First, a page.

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Robots in studios can make creative moves that respond dynamically to events in a studio. With AI-assisted automation taking care of minute-to-minute live studio dynamics, directors can spend more
time on creativity and fresh, new ideas.

Robotic cameras came from the stars

It might seem improbable, but today’s computerised studio cameras may have their distant origin in the 1977 film “Star Wars: A New Hope”. Lauded for its special effects, the movie featured complex shots with dozens of moving spacecraft against a realistic-looking starfield and alien planets. With so many independently moving elements in the shots, George Lucas turned to computer-controlled cameras to create the action. Even though cinemagoers would never have guessed, the spacecraft didn’t move, but the camera did, through complex, pre-programmed paths designed to mimic the spacecraft’s motion.

Although primitive by today’s standards, the computerised system was accurate and repeatable. It meant the camera could track through complex motion paths repeatedly and precisely during multiple takes, each with different visual elements.

That single innovation changed filmmaking forever and established the principle that computer-controlled camera motion can dramatically enhance the look of a production.

A live broadcast studio is a long way from a Hollywood Sci-Fi set, but both settings have high production values and a distant audience of critical viewers in common.

Star Wars: A New Hope (1977). Lucasfilm.

Limitations in current robotic camera systems

Robotic cameras are complex mechanical systems with mass, velocity, and momentum. Viewers expect rock-steady camera shots and will immediately notice vibration, wobble, or any kind of unwelcome movement. The nature of the screen itself amplifies this issue because the physical edge of the display
acts as a fixed reference to highlight any undesirable camera motion. Viewers are accustomed to high quality manual camera moves – often resulting from the operator’s years of experience. The very least an automated system must achieve is to match the performance of a manually operated camera.


Many current robotic camera supports are constrained by their tracking systems. Some run-on rails and some on wheels, but they can’t move through custom curves. By definition, a system on rails can only move in the predetermined direction of the track – and can only respond to unexpected movements from a presenter or guest in a limited way. These restrictions aren’t a problem if the programme format is the same every day and with the same talent, but would be severely limiting in a modern, dynamically changing studio set-up.

Smooth movement

Smooth motion is essential for on-air performance. The audience can immediately see any bumps, irregularities or sudden direction changes. This limits some robotic camera supports to off-air movement only. Robotic movement isn’t a great technical challenge, but the smooth movement of large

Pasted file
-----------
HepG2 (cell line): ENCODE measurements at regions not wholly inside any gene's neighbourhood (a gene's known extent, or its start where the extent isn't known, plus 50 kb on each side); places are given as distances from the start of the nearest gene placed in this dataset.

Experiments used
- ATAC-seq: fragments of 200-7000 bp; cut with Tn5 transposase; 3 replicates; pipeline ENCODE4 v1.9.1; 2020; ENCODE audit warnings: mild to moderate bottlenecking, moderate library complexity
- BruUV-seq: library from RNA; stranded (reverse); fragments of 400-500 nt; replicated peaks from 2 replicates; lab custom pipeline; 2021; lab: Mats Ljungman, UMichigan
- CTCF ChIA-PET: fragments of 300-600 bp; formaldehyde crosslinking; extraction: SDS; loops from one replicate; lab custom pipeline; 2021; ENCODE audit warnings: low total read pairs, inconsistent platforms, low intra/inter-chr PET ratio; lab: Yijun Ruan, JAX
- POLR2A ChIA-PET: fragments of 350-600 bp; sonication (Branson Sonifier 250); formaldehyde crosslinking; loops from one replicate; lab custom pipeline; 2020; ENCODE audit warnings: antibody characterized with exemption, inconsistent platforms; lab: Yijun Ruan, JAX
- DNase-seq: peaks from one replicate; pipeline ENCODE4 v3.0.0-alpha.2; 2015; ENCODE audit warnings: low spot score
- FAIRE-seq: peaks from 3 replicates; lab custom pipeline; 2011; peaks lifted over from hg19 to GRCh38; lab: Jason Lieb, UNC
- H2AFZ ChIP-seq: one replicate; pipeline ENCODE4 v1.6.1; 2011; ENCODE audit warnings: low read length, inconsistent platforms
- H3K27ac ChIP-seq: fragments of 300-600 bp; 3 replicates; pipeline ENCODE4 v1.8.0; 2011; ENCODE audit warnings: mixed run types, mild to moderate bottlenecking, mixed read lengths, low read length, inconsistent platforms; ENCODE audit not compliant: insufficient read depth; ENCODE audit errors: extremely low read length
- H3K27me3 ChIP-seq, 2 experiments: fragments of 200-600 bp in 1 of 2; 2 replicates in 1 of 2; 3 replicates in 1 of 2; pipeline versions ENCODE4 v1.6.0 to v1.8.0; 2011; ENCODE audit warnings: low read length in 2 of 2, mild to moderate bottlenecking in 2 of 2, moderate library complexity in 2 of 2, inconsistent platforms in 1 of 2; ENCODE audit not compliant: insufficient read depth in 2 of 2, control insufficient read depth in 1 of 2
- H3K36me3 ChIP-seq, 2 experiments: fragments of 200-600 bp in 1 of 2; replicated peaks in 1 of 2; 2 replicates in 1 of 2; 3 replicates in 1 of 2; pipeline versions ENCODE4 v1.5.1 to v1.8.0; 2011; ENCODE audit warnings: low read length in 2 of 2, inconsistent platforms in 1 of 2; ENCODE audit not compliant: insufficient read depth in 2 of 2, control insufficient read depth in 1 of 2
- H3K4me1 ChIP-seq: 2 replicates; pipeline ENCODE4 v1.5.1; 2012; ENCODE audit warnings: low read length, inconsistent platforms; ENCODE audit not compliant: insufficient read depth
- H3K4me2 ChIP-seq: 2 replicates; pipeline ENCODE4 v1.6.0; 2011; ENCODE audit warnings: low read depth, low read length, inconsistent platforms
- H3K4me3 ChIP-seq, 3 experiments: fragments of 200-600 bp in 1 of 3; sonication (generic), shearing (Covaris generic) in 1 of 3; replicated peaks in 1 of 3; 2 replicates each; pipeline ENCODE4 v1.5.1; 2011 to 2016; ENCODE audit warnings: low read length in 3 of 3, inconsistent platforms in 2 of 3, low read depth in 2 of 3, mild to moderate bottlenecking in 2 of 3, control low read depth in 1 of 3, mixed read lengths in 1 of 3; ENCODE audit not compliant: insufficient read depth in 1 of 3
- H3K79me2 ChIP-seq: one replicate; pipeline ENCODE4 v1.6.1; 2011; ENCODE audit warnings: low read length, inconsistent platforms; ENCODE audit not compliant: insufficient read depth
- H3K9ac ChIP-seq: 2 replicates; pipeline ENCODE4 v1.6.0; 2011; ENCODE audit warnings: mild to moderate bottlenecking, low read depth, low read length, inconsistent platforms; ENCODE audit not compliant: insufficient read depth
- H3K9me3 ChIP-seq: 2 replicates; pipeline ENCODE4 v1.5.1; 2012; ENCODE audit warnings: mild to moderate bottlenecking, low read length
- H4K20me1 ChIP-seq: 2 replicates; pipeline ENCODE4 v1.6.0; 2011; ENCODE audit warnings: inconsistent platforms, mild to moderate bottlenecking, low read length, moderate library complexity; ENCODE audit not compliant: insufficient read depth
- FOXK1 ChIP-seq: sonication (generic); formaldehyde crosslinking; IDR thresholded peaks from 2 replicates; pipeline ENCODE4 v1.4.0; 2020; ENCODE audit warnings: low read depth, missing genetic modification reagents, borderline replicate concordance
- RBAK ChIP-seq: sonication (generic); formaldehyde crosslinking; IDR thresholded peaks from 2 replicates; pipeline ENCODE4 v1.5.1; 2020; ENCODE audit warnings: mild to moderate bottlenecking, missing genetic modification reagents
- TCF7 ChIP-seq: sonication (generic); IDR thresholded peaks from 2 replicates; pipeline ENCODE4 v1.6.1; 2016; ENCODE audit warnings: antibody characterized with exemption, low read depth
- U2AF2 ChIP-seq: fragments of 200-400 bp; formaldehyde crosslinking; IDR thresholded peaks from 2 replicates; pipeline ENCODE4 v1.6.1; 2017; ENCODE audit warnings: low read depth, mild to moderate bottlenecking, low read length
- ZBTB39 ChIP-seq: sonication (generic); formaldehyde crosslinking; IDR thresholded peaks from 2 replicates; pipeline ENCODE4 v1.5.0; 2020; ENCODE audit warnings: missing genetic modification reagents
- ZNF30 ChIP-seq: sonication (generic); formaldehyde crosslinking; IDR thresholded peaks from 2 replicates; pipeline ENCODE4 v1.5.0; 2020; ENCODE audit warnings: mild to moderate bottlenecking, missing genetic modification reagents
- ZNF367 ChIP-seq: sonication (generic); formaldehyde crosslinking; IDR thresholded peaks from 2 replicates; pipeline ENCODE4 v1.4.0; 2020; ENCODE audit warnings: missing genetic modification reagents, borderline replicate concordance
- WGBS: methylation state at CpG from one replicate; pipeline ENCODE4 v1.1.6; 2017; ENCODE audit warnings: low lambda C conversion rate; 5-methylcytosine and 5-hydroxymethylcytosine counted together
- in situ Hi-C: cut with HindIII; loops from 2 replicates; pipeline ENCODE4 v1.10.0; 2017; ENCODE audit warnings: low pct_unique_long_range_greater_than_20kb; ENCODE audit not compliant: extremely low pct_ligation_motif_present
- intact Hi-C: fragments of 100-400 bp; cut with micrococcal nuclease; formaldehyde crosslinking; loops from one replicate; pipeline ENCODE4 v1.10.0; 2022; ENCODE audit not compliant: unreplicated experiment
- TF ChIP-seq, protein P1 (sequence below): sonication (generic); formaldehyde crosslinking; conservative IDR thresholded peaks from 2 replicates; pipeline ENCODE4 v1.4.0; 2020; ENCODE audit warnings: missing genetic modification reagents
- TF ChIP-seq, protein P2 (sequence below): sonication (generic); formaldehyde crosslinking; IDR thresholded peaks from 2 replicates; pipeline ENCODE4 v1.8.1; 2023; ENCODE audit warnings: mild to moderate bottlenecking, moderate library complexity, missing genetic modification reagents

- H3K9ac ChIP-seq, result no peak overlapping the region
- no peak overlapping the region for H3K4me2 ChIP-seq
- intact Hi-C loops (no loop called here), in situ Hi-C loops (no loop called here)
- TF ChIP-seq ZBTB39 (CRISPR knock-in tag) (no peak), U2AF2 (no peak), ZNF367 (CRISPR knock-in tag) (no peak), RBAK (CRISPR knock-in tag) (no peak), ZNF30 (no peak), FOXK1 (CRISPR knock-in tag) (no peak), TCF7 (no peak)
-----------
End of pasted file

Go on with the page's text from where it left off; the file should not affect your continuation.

robots, often with unwieldy payloads consisting of large lenses or teleprompters.


Some robots aren’t fast enough for modern productions. This is a complex issue. Making a faster robot would be relatively easy, but it’s not just a matter of linear (or curved) speed. Robotic cameras and their supports are heavy and carry a lot of momentum. If you move them too fast, they can become unstable.
They are more difficult to slow down quickly while retaining a smooth, controlled motion. Viewers would notice even quite subtle unwanted movement.

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Discover how Vinten technology guides can help you leverage AI and machine learning in robotic broadcast studios with practical advice and actionable insights.

What’s covered?

Part 1: Software architecture in the digital studio age

Explore the benefits of AI automation, including enhanced accuracy and streamlined operations, and gain a glimpse into future trends such as responsive presenter settings and voice-controlled robotics.

Part 2: AI and the future of robotic studios

Look at the benefits of transitioning to IP-based solutions and address challenges in enterprise network integration. Demonstrate real-world applications of network-friendly systems and discuss the potential of cloud-based broadcasting.

Part 3: Doing more with less – empowering the studio control room team

Provides comprehensive insights into how AI-driven automation can streamline studio setup, optimize real-time performance, enhance productivity with voice prompting and presenter tracking.

Part 4: Making robots more creative on-air

Learn how AI technology overcomes current limitations, generates smoother camera movements, and enables new production possibilities, empowering creative professionals to innovate in live studio environments.
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